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Wandering Arm [Mass Market Paperback]

SHARAN NEWMAN
4.5 out of 5 stars  See all reviews (2 customer reviews)

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Book Description

Sept. 30 1996 Catherine Levendeur
Headstrong Catherine LeVendeur chooses love over churchly devotion when she marries the Saxon nobleman, Edgar, but when the mummified arm of St. Aldhelm is stolen, Catherine and Edgar must race to find the lost reliquary to save the honor and lives of those they love. Reprint.

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Product Description

From Publishers Weekly

In 12th-century France, religion suffuses society. Relics, attributed with great power, are (almost) universally venerated and trade in religious objects is a lucrative, often dangerous business. After losing their first child at birth, ex-novice Catherine Le Vendeur and her English husband, Edgar, last encountered in The Devil's Door, are drawn into this perilous world when Edgar agrees to pose as a masterless craftsman and infiltrate the group suspected of refashioning stolen religious goods. Also at stake is the future of Catherine's relatives, Jews living near the Abbey of St. Denis on sufferance of King Louis VII. Natan ben Judah, whose unsavory reputation may endanger his people, has been murdered; and the relic of the arm of Saint Aldhelm of England, which figures in the dynastic struggles between England's King Stephen and his cousin Matilda, widow of the Holy Roman Emperor, has disappeared. Newman displays a sure hand with the period and her affecting cast in this deftly crafted tale.
Copyright 1995 Reed Business Information, Inc. --This text refers to an out of print or unavailable edition of this title.

From Library Journal

Newman (The Devil's Door, Forge, 1994) offers lively and credible historical fiction as she depicts 12th-century Paris and environs. She centers her tale around 19-year-old Catherine Le Vendeur, a Christian of Jewish blood, and her Saxon husband, Edgar. Edgar, posing as an out-of-luck metalworker, and Catherine, portraying his wife, attempt to discover who has been stealing English church objects, melting them down, and reworking them?a practice blamed in part on a murdered Jew. Intriguing plot, realistic depictions of contemporary culture, and a spunky young heroine. Highly recommended.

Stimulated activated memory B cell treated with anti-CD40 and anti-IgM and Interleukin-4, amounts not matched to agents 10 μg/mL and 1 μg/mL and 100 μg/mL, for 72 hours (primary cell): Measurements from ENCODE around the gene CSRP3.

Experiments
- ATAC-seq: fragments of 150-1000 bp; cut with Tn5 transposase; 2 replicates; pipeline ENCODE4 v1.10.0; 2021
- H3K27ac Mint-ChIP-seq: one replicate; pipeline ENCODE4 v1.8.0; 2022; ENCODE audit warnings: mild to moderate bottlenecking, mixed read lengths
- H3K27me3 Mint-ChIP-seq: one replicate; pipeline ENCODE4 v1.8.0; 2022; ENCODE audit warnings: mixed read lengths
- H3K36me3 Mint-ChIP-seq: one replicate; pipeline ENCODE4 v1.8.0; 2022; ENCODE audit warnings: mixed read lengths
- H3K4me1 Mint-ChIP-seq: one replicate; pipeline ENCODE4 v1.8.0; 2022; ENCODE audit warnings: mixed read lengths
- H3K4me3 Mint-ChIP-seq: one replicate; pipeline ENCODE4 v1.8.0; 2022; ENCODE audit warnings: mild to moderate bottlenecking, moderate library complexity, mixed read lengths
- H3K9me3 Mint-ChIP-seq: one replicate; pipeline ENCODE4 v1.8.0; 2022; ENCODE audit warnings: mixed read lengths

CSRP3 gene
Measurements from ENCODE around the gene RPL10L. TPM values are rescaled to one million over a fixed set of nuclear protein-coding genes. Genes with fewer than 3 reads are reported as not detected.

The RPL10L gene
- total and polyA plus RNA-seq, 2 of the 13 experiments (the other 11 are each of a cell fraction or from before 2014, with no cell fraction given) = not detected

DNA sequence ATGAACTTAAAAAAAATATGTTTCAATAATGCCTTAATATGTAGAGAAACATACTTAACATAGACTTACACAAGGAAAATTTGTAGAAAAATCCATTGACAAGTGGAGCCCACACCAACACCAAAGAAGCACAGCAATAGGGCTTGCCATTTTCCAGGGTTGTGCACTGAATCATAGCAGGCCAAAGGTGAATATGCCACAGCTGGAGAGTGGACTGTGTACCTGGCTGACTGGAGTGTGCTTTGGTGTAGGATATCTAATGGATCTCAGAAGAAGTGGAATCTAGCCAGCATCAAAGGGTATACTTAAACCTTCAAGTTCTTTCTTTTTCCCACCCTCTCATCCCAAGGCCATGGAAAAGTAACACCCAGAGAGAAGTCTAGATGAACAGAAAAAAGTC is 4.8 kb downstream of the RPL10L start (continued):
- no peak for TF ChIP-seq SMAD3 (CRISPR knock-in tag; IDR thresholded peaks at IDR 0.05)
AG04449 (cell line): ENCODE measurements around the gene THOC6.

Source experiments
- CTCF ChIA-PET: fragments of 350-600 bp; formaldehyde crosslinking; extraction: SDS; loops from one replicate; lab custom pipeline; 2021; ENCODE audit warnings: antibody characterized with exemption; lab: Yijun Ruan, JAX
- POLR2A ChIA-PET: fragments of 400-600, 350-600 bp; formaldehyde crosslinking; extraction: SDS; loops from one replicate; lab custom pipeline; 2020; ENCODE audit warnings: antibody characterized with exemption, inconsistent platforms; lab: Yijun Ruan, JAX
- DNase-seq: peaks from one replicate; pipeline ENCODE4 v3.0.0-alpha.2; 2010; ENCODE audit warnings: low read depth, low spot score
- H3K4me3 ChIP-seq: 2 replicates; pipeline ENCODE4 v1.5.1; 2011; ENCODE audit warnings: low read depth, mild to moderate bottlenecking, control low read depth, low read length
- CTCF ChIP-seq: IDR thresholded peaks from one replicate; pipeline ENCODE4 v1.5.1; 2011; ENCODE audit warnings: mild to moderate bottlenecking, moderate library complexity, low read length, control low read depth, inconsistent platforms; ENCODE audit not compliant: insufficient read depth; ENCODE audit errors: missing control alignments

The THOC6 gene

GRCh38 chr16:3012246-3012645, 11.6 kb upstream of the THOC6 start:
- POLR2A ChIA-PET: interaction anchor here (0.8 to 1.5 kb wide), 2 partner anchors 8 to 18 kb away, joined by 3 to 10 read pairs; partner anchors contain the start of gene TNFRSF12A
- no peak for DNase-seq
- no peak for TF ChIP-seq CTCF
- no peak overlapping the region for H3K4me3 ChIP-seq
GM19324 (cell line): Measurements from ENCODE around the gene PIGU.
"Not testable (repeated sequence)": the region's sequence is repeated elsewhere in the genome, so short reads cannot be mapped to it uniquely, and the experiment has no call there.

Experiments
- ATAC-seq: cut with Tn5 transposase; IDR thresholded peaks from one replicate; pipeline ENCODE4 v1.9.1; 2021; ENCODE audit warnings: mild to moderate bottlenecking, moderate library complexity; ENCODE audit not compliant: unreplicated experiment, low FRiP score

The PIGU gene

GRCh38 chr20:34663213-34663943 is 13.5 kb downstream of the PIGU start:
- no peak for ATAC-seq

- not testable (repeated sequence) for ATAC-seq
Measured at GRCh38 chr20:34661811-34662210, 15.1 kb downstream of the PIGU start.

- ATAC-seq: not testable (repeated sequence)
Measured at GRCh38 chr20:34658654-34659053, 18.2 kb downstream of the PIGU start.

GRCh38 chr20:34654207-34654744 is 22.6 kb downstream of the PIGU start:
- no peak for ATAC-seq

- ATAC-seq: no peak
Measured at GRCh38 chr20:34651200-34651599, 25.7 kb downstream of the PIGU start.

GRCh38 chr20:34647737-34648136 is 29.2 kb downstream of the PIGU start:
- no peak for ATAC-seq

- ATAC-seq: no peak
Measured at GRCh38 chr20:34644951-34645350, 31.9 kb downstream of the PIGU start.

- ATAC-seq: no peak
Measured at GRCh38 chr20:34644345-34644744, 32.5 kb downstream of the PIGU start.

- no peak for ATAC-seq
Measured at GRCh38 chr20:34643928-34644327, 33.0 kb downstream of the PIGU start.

Copyright 1995 Reed Business Information, Inc. --This text refers to an out of print or unavailable edition of this title.

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Most helpful customer reviews
1 of 1 people found the following review helpful
Format:Mass Market Paperback
This is possibly the best of the first four books written by Sharan Newman in her Catherine LeVendeur Mysteries. It is a complex tale of murder and deceit in the realm of Paris in the 12th century, and reflects upon a true problem of the time--stolen reliquaries. If you have read and enjoyed Sheri Holman's "A Stolen Tongue" or Umberto Eco's "The Name of the Rose," you may find yourself finishing this tale in one sitting. It a quick but fascinating read, highly entertaining, and showing the author's ever increasing level of mastery of the genre. Highly Recommended.
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4.0 out of 5 stars A Very Good Historical Mystery! Nov. 20 2003
Format:Hardcover
Sharan Newman writes a very good medieval mystery. She does her homework on the historical facts for the time that she writes in (12th century France), and the authenticity of these facts, combined with her compelling character development make for a "page-turner" of a read. Catherine and her Edgar are the liveliest set of sleuths out their in the historical genre. In this outing Catherine's father have asked Edgar and Catherine to find a religious relic that has been stolen from Edgar's home country of England. Those following the relic's progress think it has made its way into France. Not only do we get to follow our protaganists in their search, but we get a clear picture of what relations were like between the Christians and the Jews in Paris in the 12 century. Ms. Newman's plotting is as good as her characterization, and this is a very enjoyable medieval.
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Most Helpful Customer Reviews on Amazon.com (beta)